This month, a playlist of 18 recently released jazz recordings by six artists -- Joshua Redman, Joe Lovano. Matt Brewer, Tom Harrell, Zela Margossian, and Aaron Burnett

Poetry

In this month’s collection, with great jazz artists at the core of their work, 16 poets remember, revere, ponder, laugh, dream, and listen

The Joys of Jazz

In this new volume of his podcasts, Bob presents two stories, one on Clifford Brown (featuring the trumpeter Charlie Porter) and the other is part two of his program on stride piano, including a conversation with Mike Lipskin

Short Fiction

Short Fiction Contest-winning story #51 — “Crossing the Ribbon,” by Linnea Kellar

“What are 4 or 5 of your all-time favorite Blue Note albums?”

Dianne Reeves, Nate Chinen, Gary Giddins, Michael Cuscuna, Eliane Elias and Ashley Kahn are among the 12 writers, musicians, and music executives who list and write about their favorite Blue Note albums

Pressed for All Time

In an excerpt from his book Pressed for All Time, Michael Jarrett interviews producer Creed Taylor about how he came to use tape overdubs during the 1957 Lambert, Hendricks, and Ross Sing a Song of Basie recording session

Art

“Thinking about the Truesdells” — a photo-narrative by Charles Ingham

Jazz History Quiz #128

Although he was famous for modernizing the sound of the Tommy Dorsey Orchestra -- “On the Sunny Side of the Street” was his biggest hit while working for Dorsey (pictured) -- this arranger will forever be best-known for his work with the Jimmie Lunceford Orchestra. Who is he?

Great Encounters

In this edition, Bob Dylan recalls what Thelonious Monk told him about music at New York’s Blue Note club in c. 1961.

Art

Jerry Jazz Musician regularly publishes a series of posts featuring excerpts of the photography and stories/captions found in Jazz in Available Light by Veryl Oakland. In this edition, Mr. Oakland's photographs and stories feature Stan Getz, Sun Ra, and Carla Bley.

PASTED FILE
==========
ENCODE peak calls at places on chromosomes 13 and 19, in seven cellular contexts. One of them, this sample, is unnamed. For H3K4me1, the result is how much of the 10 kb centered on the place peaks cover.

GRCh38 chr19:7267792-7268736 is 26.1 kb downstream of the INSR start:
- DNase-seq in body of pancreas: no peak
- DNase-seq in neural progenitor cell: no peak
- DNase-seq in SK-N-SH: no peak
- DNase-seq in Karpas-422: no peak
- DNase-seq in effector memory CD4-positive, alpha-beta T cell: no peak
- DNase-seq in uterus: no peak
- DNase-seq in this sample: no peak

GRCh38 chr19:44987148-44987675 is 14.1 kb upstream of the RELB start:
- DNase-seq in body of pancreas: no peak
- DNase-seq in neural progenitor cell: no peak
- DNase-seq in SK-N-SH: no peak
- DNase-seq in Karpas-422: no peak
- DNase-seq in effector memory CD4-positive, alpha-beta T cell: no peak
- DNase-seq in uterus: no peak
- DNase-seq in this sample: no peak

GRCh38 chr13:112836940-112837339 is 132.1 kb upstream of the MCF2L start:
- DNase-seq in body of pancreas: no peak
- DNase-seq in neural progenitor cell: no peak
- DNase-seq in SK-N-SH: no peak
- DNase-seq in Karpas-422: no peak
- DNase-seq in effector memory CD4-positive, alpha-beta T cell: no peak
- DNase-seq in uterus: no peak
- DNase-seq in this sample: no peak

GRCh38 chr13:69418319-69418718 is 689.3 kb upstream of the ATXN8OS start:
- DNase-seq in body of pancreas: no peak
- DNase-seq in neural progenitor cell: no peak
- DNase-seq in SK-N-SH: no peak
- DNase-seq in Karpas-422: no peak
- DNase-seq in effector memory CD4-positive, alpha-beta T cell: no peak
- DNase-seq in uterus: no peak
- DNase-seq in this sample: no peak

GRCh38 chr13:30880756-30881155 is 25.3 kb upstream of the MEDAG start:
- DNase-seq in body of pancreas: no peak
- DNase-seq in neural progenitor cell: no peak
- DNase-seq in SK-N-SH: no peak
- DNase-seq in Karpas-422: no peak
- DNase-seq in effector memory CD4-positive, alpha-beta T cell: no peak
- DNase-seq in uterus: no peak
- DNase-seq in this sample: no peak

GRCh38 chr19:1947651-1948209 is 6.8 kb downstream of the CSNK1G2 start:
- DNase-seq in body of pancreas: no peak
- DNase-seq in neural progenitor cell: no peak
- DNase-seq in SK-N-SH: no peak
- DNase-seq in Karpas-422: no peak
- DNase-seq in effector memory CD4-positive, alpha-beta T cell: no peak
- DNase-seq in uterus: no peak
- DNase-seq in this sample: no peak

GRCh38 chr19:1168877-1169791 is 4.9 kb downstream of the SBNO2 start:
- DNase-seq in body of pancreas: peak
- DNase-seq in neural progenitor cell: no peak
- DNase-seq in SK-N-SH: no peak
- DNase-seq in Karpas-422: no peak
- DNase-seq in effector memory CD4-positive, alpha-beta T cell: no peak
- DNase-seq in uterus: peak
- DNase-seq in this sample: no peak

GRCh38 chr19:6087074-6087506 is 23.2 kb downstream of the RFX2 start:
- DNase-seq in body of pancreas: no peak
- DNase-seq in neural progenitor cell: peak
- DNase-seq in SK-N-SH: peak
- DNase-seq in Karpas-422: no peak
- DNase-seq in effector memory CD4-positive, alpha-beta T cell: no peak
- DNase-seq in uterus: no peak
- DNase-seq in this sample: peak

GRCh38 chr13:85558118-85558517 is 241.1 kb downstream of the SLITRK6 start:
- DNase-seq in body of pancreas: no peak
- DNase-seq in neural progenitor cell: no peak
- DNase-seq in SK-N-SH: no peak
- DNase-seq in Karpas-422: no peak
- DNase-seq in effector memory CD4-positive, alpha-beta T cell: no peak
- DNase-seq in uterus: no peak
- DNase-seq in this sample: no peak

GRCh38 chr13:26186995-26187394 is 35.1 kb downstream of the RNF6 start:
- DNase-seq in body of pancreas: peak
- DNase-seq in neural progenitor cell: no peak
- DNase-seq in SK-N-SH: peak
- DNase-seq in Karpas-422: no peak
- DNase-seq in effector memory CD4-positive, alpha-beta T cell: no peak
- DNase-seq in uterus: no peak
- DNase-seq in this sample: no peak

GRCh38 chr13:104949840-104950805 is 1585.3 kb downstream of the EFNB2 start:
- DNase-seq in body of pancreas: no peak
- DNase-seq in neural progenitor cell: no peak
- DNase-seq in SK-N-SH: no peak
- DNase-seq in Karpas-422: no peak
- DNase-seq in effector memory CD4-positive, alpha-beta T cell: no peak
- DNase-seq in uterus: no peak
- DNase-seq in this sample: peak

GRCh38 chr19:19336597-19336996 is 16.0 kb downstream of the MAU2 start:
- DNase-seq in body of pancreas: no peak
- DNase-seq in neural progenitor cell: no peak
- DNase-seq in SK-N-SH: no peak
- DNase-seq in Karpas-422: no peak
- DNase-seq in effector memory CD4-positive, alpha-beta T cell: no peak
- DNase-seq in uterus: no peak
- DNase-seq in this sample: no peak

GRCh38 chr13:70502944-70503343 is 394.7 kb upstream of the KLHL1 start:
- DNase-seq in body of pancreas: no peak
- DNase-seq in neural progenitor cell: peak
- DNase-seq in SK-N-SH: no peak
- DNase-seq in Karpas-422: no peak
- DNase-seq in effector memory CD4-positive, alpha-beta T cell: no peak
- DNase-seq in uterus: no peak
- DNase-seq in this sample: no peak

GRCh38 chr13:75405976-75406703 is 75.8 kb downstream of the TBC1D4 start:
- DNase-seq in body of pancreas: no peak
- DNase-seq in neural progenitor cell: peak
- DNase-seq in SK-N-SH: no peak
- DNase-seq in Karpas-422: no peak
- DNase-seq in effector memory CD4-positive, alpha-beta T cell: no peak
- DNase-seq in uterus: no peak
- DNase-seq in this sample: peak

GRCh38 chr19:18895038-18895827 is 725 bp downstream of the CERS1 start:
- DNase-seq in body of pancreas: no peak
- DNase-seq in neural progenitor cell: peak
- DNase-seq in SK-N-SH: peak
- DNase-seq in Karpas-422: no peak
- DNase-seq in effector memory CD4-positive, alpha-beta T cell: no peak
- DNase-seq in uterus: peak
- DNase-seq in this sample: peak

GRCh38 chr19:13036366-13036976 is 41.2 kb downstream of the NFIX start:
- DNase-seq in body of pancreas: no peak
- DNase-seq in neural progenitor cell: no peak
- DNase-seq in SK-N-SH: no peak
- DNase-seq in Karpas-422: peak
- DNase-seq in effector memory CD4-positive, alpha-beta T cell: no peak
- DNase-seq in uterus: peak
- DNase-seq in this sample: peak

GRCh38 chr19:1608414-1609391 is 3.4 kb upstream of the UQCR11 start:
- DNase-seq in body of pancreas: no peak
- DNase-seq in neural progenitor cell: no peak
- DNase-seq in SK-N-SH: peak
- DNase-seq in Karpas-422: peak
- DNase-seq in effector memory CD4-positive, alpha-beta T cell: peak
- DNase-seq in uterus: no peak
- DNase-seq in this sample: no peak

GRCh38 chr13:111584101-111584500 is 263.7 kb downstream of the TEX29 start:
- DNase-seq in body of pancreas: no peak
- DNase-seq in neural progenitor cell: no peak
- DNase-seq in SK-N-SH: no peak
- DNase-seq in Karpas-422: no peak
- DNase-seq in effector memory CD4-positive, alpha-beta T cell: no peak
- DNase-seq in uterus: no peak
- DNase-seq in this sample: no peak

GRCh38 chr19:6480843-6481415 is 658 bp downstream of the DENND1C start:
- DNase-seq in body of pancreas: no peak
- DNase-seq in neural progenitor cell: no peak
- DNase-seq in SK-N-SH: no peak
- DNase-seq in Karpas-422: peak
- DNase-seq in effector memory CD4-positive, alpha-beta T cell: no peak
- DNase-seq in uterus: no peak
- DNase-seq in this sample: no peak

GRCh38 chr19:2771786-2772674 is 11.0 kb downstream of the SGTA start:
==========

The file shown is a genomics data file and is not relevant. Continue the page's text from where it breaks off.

Interviews

Maxine Gordon, author of Sophisticated Giant: The Life and Legacy of Dexter Gordon, discusses her late husband’s complex, fascinating life.

Cover Stories with Paul Morris

In this edition, Paul writes about jazz album covers that offer glimpses into intriguing corners of the culture of the 1950’s

Coming Soon

"The Photography Issue" will feature an interview with jazz photographer Carol Friedman (her photo of Wynton Marsalis is pictured), as well as with Michael Cuscuna on unreleased photos by Blue Note's Francis Wolff.

In the previous issue

Jeffrey Stewart, National Book Award and Pulitzer Prize-winning author of The New Negro: The Life of Alain Locke, is interviewed about Locke (pictured), the father of the Harlem Renaissance. Also in this issue…A new collection of jazz poetry; "On the Turntable," a new playlist of 19 recommended recordings by five jazz artists; three new podcasts by Bob Hecht; a new “Great Encounters”; several short stories; the photography of Veryl Oakland and Charles Ingham; a new Jazz History Quiz; and lots more…

Contributing writers

Site Archive